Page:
But there are upsides that mean you don’t have to go ‘all in’ and ditch the Earned Income stream to pursue your Profit Income dream. Try a side hustle. Get a few customers and limit it to a few hours in the evenings or on weekends. The extra income comes in handy and it’s a good hedge against the risk of losing your full-time job altogether. At least you’d have something to fall back on to get earning again as quickly as possible if you do lose your job.
And who knows where that might lead.
This one is a slow burner and an introduction to the key to long term success can be summed up in two words - compound interest.
Interest rates on most high street savings accounts have been in the toilet for a decade but there are options out there to make the most of the Interest Income stream. I am NOT a financial advisor and the vehicles available differ greatly from country to country so it’s best to get some independent financial advice from a reputable advisor.
Options can include instant access savings accounts, tax-free Individual Savings Accounts (ISAs in the UK), Treasury bills or government bonds or peer-to-peer lending services.
As I said, it’s the long term game but even at low rates of interest, it will start to compound up if you keep dripping little and often sums into each of the interest-generating areas.
Investing in stocks and shares crosses several boundaries between the different income streams but, again, needs to be approached under proper advisement. Buying into funds which track the performance of the market overall seems to be the preferred method of long term players. It removes the day to day management and transactions fees that so quickly eat into any profit you make from rises in the share price which certainly helps.
You can get regular Dividend Income from some of your stock holdings if the company pays a dividend after year end results. It’s proper passive income at it’s finest (there’s that phrase again) but it does come with associated risks as well. You take all of the rewards if the market goes up but you get hit badly if the market falls. You have to weigh up how much of your portfolio you want to risk on that possibility happening.
Everyone should be familiar with this one given the role it played in the great house price boom of the mid-2000s and the havoc it continues to play in housing markets around the world. Renting out a house, apartment or commercial building to tenants in exchange for money in the form of rent. A seemingly simple transaction and (once the property is paid for) supposedly free money each month.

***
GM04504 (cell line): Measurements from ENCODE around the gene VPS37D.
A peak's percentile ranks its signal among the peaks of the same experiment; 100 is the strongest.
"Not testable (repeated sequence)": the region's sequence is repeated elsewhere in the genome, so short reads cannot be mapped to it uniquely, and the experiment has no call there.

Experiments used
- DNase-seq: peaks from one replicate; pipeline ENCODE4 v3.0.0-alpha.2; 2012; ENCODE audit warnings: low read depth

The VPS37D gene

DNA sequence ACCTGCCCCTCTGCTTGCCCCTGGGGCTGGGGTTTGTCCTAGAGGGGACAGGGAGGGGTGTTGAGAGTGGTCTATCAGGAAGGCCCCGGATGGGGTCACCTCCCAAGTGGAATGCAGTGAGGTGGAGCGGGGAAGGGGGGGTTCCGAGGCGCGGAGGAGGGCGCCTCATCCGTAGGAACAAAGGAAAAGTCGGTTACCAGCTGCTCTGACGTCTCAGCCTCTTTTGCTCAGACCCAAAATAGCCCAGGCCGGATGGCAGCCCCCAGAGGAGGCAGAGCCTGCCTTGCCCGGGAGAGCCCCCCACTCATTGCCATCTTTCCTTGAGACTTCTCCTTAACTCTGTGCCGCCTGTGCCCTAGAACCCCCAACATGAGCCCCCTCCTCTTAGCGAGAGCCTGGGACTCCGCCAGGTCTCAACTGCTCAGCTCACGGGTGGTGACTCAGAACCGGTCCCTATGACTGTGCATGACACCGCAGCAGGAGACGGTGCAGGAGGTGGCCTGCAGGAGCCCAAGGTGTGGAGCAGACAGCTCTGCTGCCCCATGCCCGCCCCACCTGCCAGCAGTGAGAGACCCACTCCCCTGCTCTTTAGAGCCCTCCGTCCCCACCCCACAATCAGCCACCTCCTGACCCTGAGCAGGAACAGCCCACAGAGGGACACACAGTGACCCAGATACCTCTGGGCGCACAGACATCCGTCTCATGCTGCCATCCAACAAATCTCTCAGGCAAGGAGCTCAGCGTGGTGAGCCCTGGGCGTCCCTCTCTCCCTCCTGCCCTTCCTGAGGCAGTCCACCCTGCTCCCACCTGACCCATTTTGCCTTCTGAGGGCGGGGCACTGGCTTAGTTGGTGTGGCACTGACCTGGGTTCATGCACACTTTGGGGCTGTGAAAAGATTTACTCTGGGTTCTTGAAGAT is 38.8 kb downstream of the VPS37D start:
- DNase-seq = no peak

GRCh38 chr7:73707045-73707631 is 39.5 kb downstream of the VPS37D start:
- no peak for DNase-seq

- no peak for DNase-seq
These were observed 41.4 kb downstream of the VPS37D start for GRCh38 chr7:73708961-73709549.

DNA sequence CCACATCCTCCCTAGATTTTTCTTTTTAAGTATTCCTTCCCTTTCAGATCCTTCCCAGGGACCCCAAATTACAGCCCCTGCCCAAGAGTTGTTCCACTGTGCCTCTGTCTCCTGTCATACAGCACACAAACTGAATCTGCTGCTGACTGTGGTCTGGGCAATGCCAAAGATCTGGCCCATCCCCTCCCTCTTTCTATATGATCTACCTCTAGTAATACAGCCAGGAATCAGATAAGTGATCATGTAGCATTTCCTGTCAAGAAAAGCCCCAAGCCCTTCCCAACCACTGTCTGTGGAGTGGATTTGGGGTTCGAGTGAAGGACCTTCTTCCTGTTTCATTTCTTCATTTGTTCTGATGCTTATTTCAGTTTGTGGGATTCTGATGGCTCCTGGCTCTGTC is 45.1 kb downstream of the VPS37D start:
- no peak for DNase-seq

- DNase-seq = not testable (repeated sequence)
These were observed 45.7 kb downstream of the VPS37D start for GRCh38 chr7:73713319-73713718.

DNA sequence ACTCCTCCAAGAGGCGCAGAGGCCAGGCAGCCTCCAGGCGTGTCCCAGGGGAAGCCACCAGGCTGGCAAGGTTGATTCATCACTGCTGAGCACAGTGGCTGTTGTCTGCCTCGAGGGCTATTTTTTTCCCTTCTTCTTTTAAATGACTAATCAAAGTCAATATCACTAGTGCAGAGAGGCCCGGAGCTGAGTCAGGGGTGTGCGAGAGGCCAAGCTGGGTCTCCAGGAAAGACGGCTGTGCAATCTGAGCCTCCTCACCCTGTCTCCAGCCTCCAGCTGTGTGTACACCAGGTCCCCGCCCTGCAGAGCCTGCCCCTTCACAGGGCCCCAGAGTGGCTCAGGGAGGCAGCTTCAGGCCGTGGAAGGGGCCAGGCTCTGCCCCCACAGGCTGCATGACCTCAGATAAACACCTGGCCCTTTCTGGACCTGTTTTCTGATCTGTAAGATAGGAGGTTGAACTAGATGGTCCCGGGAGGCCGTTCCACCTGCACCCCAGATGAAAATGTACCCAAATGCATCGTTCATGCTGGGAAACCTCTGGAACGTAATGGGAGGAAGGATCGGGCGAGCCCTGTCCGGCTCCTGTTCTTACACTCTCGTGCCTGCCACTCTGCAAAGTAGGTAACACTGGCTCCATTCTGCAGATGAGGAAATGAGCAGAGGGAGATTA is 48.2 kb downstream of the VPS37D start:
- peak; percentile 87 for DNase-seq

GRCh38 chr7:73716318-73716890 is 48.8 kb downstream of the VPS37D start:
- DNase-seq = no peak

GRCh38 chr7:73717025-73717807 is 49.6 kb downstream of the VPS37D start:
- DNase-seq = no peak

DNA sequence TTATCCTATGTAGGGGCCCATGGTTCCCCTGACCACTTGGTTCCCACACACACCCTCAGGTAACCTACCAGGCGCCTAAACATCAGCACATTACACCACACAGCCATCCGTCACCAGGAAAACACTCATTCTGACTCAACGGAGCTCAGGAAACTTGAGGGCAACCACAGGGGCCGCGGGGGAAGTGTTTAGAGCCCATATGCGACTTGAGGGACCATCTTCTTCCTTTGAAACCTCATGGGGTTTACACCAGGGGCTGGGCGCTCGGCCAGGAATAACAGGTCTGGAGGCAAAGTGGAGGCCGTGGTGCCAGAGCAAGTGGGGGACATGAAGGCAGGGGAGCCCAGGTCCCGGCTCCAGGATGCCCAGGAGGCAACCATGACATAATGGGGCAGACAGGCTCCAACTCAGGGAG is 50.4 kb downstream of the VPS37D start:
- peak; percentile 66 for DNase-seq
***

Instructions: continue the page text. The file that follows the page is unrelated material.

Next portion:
My wife and I had a second property which we rented out. The rent covered the mortgage payments and local authority rates plus a little extra to cover minor property fixes and landlord’s insurance costs. We had some issues with leaking pipes and oil central heating boilers as most homeowners do from time to time. If there had been a major issues though, there wasn’t enough fat in the rent after expenses to cover it.
We also had to factor in the possibility of the house sitting empty if the tenants moved out. Even a single month could be enough to wipe out any profit for a whole year or more.
It’s also important to remember that purchasing property requires a large upfront investment plus a long term approach to an illiquid asset that requires constant care and investment to maintain it’s value. You also either have to manage the property and tenant relationship yourself or pay an agent to do it for you. Which means more costs to account for, either in terms of time or money.
Ultimately we decided it was too much hassle for the minimal returns to make it worthwhile right now. Changes in tax for private landlords in the UK will make this even less appealing over the next few years.
I know a lot of people who maintain a roster of rental properties and have taken a long term view of the value to their overall portfolio. It’s certainly not passive income though (yes, I’m going to keep beating that phrase until it dies the death it deserves.)